- Say, “Think” and walk away. This assumes both compliance and intelligence. It says, “You are smart, and I know that you are going to do what is right here.”
- Ask, “What should you do now?” and walk away. Again, this assumes compliance and intelligence.
- Ask, “Who do I allow to stay in my house?” a reference to the limit set earlier. This question does not need to be answered and is never asked more than once. It merely is a way of calmly referencing the line in the sand that you drew earlier.
What to Do: The Consequence
If the kid does anything that causes a problem during his stay, simply say two words: “Oh, dear.” And call his parent, asking him or her to please come and pick up their child. Keep in mind that we live in a world that tells adults that it is somehow cruel or bad to hold kids accountable with consequences for their actions, so it is quite likely that the parent will be stunned, confused, or angry. This is not your problem. When you are transferring the kid back to his parent, avoid conversations about this altogether with quick statements like, “I’m sorry to inconvenience you with this.” And, “I’m sorry about this. I told you I was a weird parent.” Do not talk to the kid except to say goodbye. Wear a smile and be nonchalant. If the parent tries to use anger and lectures to try to get the child to apologize, let them know that it’s not necessary and that (if it is okay with you) the kid is welcome to come back in the future and try again.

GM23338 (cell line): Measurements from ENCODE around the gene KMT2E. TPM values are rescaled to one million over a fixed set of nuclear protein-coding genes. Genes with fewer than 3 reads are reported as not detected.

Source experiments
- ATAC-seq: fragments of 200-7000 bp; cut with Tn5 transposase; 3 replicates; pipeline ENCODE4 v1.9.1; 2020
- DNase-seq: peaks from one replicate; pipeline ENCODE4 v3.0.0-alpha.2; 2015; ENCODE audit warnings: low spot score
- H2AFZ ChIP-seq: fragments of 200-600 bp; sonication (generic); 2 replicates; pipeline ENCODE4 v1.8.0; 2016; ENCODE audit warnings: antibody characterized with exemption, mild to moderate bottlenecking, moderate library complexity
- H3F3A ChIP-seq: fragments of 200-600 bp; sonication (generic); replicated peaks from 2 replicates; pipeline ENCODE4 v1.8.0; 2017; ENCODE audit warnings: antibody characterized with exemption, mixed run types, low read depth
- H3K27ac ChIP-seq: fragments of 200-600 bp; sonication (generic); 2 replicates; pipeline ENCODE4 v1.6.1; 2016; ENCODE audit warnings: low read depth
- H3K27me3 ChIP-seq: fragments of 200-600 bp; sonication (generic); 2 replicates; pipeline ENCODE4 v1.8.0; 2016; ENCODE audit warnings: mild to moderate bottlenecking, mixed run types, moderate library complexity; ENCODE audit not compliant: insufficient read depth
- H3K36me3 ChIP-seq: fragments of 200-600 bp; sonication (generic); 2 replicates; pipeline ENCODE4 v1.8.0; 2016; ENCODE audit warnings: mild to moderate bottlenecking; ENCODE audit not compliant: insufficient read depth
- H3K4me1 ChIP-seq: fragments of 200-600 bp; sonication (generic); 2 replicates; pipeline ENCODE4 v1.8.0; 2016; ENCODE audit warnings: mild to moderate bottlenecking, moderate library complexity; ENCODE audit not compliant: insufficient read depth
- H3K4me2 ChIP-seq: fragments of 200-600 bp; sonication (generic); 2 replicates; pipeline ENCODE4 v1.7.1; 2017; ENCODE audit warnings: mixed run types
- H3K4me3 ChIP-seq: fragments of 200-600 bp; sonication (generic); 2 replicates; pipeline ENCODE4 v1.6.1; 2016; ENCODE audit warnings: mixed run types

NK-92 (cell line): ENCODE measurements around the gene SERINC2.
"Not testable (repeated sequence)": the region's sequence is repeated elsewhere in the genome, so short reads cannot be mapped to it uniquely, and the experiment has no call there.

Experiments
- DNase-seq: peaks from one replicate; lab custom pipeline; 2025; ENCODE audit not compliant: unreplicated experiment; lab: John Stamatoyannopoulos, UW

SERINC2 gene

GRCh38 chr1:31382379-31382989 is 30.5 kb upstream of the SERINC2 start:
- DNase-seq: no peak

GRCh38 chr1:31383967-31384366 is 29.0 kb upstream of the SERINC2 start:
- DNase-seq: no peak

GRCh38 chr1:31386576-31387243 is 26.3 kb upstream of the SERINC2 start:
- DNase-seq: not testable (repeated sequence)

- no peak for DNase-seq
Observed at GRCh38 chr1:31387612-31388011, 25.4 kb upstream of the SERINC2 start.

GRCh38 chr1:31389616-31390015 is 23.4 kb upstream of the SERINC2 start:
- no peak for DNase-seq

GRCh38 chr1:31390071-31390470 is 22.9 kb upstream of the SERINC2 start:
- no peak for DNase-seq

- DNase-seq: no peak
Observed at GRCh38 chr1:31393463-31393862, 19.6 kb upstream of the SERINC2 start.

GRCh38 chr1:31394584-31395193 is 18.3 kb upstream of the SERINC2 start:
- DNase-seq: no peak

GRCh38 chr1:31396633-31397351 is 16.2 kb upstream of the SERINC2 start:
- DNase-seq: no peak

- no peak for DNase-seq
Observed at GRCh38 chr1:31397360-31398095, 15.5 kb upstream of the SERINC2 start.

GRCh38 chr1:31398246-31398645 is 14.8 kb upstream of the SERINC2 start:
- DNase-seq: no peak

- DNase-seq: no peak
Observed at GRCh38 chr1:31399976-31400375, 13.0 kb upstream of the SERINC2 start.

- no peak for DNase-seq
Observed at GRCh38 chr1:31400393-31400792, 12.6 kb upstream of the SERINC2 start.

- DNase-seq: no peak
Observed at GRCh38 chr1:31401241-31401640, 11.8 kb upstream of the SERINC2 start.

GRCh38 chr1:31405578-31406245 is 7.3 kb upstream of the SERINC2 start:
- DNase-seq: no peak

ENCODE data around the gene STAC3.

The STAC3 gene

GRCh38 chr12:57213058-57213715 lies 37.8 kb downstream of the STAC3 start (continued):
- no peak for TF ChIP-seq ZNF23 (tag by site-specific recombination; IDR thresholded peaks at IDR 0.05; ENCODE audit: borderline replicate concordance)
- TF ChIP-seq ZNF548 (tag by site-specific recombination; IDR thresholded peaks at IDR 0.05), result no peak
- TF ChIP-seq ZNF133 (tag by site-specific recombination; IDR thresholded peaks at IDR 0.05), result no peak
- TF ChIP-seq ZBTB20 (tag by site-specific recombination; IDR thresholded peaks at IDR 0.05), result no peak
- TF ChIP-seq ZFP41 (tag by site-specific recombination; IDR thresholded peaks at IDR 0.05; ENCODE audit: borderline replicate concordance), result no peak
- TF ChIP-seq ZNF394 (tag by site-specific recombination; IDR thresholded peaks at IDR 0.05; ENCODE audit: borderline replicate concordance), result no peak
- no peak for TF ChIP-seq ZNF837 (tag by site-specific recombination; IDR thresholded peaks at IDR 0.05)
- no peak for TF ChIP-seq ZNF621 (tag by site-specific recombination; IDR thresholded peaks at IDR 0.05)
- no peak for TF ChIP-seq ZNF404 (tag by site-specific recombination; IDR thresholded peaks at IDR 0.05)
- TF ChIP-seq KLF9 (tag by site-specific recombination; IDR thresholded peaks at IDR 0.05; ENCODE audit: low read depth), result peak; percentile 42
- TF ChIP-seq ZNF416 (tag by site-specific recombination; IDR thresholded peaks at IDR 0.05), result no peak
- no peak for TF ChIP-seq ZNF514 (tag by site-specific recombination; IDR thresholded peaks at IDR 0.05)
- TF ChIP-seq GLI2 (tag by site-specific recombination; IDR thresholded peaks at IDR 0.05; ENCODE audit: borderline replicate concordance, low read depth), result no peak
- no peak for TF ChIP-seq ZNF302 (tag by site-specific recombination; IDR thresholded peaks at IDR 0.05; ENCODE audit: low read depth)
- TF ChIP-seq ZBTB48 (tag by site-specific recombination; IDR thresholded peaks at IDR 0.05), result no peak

- If a parent questions your way of doing things when you set the limit with them, empathetically say that you are pretty different, that those are your rules, and that you are sorry that your kids won’t be able to play together. Any parent who questions another parent for calmly setting limits before their kid has caused a problem will probably become irate once their kid has caused a problem. Also, there is an incredibly high possibility that this parent’s kid will be horribly behaved.
- If you don’t mind being a little less strict, especially with kids under five, you can ask, “Who do I allow to stay in my house?” once for each infraction until you believe the kid is making a game of it or whenever you no longer feel like playing this game.
- When you hold an older kid who can drive accountable by asking him to leave your house, feel free to allow or not allow your kid to leave with him or her. Either is fine, whatever is best in your judgment.
- Not allowing your driving-aged child to associate with a certain friend in school or at social functions (parties, dances, etc.) is impossible and unnecessary, but that kid not being allowed in your house is reasonable and enforceable. If your kid brings a banned kid over to your house when you are not home, the easy consequence is to not allow your kid, who has proven himself to not be trustworthy, to not leave the house (unless he is going to school) until he can prove that he can be trustworthy.